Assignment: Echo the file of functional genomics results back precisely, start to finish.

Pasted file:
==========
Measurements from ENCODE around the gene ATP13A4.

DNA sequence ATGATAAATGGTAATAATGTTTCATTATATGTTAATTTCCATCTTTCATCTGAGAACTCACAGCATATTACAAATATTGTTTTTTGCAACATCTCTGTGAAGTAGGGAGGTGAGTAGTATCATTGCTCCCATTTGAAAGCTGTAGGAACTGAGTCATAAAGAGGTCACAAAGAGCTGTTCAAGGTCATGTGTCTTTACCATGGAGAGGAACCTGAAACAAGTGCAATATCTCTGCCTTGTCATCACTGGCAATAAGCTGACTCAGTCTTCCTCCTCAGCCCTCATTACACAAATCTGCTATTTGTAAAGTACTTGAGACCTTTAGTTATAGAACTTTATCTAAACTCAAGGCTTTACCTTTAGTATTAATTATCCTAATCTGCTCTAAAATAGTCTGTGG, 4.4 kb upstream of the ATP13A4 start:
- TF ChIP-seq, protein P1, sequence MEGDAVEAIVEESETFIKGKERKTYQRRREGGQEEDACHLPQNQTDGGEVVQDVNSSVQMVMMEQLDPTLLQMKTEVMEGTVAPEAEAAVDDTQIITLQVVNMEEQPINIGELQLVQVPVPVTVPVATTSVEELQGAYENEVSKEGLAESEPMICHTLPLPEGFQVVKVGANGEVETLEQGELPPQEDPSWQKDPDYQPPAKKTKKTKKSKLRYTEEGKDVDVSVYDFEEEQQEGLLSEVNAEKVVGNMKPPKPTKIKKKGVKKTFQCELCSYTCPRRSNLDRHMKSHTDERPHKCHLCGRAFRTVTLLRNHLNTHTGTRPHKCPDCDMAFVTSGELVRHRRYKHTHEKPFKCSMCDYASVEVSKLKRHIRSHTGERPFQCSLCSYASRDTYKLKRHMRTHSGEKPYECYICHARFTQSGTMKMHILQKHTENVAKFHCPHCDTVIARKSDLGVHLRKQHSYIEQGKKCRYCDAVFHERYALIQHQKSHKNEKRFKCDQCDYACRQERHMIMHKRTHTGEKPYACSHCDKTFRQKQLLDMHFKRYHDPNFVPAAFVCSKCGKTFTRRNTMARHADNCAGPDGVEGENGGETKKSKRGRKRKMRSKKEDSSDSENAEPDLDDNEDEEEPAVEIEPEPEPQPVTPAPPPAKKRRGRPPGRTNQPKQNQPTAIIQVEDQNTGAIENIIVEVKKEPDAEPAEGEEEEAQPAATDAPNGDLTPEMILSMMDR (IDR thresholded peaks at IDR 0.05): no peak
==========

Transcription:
Measurements from ENCODE around the gene ATP13A4.

DNA sequence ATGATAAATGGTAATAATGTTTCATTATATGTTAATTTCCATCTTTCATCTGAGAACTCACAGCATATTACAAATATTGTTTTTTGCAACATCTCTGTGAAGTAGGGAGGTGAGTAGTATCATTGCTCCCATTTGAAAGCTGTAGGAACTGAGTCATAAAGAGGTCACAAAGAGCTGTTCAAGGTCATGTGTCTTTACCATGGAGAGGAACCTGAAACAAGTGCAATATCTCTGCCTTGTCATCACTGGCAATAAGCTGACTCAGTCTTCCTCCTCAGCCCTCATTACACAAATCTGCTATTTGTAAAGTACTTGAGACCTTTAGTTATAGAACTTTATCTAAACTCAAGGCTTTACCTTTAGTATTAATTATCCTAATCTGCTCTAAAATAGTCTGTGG, 4.4 kb upstream of the ATP13A4 start:
- TF ChIP-seq, protein P1, sequence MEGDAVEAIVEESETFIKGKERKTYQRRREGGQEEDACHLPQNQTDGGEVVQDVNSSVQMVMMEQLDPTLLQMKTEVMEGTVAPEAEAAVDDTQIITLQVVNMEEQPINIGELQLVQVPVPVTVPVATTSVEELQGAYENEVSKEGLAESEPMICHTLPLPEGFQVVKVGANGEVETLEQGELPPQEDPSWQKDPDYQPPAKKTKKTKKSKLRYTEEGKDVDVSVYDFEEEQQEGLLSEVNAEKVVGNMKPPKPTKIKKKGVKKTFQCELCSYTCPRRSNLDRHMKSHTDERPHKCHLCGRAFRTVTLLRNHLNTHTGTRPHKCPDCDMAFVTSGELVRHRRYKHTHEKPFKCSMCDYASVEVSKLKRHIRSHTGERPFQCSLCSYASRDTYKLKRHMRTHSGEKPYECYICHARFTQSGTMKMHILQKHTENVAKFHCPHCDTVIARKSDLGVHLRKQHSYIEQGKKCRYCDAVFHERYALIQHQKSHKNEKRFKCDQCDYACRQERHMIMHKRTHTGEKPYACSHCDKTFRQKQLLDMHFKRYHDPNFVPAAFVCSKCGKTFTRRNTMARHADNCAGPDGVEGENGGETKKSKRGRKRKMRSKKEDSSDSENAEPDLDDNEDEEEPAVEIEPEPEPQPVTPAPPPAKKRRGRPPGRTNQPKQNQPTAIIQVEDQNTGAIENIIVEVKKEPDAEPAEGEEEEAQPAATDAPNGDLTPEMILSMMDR (IDR thresholded peaks at IDR 0.05): no peak